Officer Candidate School

Updated: March 20, 2021

Table of Contents

    If you’re looking for a challenging and rewarding career, you may want to serve as an officer in the US military. But, this is not an easy path. Only the most qualified candidates are accepted to Officer Candidate School. As such, we’ll use this article to explain the general considerations for Officer Candidate School: about, requirements, process, and how to become an officer.

    Specifically, we’ll discuss the following: Officer Candidate School

    • Officer Candidate School Overview
    • Officer Candidate School Eligibility Requirements
    • Officer Candidate School Application Process
    • I’ve Been Accepted to Officer Candidate School: What Happens Next?
    • Becoming an Officer and Determining Military Specialty
      Final Thoughts

    Officer Candidate School Overview

    Of note, each of the US military branches offers its own version of Officer Candidate School, or OCS. However, as the Army is the largest branch of the US military, we will discuss Army OCS specifically in this article. With that said, many of the general characteristics outlined below apply to all branches of service.

    The Army began its version of OCS during World War II as a means of quickly commissioning infantry officers. In its current version, the program creates Army officers in all military specialties – not just the infantry.

    OCS consists of a 12-week program completed at Fort Benning in Georgia. During this 12-week period, Army instructors put civilians and select enlisted troops through rigorous leadership and military training to mold them into Army officers. As such, upon completion of OCS, service members commission as second lieutenants in the Army.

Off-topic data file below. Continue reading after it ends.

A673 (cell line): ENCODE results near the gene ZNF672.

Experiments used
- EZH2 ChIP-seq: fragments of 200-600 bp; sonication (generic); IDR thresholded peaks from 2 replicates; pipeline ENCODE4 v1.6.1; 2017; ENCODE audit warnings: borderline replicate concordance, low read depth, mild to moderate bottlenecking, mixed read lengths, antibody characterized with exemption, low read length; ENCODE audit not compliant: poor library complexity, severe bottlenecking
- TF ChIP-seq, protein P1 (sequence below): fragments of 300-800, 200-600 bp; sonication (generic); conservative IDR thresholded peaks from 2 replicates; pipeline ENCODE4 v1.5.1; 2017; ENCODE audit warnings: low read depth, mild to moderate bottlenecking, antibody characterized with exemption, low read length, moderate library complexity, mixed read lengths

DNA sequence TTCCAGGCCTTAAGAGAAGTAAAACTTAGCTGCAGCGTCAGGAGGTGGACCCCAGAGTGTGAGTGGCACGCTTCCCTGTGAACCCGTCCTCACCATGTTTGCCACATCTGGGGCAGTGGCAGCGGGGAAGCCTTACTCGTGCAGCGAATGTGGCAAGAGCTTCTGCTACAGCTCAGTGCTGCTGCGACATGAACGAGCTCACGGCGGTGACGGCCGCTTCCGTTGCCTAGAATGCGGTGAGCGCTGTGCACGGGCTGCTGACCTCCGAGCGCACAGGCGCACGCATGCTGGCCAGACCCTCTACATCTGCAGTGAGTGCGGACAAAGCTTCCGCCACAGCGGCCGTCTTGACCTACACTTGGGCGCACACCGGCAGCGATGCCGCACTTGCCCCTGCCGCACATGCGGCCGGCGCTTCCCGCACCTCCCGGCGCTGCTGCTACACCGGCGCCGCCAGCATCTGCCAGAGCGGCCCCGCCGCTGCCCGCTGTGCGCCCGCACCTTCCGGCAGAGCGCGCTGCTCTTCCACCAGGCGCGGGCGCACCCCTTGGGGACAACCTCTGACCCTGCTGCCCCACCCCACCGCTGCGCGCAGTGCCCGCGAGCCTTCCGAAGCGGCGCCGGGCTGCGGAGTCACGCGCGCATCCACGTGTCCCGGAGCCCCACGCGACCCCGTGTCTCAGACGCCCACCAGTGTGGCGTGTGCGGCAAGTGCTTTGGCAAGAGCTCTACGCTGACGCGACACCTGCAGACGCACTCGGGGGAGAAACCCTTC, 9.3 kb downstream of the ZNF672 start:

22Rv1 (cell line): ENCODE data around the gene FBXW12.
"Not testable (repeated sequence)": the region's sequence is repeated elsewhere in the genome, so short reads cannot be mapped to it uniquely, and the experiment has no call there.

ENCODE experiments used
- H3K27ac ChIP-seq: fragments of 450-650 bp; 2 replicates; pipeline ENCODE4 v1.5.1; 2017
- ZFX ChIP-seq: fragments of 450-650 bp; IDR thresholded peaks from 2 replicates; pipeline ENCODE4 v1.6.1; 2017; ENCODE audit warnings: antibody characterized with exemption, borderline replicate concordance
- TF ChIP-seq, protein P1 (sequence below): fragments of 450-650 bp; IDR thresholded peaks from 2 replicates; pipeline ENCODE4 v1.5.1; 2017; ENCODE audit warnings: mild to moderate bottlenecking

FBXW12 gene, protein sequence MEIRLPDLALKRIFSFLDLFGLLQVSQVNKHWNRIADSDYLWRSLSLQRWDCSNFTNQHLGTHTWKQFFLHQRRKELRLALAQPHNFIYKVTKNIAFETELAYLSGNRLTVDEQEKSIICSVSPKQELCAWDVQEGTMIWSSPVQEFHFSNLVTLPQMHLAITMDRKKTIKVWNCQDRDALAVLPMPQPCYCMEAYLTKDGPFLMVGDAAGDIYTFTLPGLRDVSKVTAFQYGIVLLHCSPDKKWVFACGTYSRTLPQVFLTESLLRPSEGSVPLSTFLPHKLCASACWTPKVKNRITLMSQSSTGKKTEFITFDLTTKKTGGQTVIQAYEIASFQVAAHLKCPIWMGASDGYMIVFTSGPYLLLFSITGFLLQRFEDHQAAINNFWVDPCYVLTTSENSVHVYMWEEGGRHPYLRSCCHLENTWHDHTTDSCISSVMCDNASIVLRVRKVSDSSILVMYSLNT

Of note, civilians entering OCS must first complete the Army’s Basic Combat Training, or BCT. Unofficially referred to as “boot camp,” BCT introduces officer candidates to the fundamentals of Army service.

    The Army essentially has a three-pronged approach to creating officers. OCS represents one prong, with the US Military Academy (West Point) and the Army Reserve Officers Training Corps (ROTC) representing the other two.

    Officer Candidate School Eligibility Requirements

    OCS eligibility requirements hinge on how you plan on joining Officer Candidates School. Broadly speaking, three categories of applicants exist: civilian college graduates, civilian specialty graduates known as direct commissions (e.g. lawyers, doctors, chaplains etc.), and currently enlisted soldiers. And, while only approximately 60% of applicants receive OCS spots, candidates from these separate categories do not compete against each other. Rather, candidates only compete for spots against individuals within the same category.

    We’ve outlined the OCS eligibility requirement for each type of officer candidate in the below section.

    Civilian College Graduates

    • A U.S. citizen
    • A college graduate with at least a four-year degree
    • Between 19 and 32 years old (you must enter active duty or ship to training by your 33rd birthday and accept commission prior to age 34)
    • Eligible for a secret security clearance

    Direct Commissions

    In general, direct commissions face similar eligibility requirements to standard civilian college officer candidates. But, the particular direct commission specialty will outline the specific requirements for that field. Of note, many of the direct commissions allow older applicants, providing for a wider range of potential candidates.

    Currently Enlisted Soldiers

    • A college graduate with at least a four-year degree
    • Must not have more than six years of Active Federal Service (AFS) upon arrival at OCS
    • Between 19 and 32 years old (you must enter active duty or ship to training by your 33rd birthday and accept commission prior to age 34)
    • Eligible for a secret security clearance

    Officer Candidate School Application Process

    The application process for OCS depends on which path you pursue. That is, civilians will follow a different application process than current troops.

    Civilians

    As with enlisting in the Army, candidates begin the OCS application process by meeting with an Army recruiter. And, in the Army, OCS candidates must first enlist to attend BCT, the aforementioned prerequisite for attending Officer Candidate School.

    Assuming candidates meet the above eligibility requirements, they’ll follow the below OCS application steps:

    • Step 1, Apply: Candidates apply for an OCS spot with their local Army recruiter.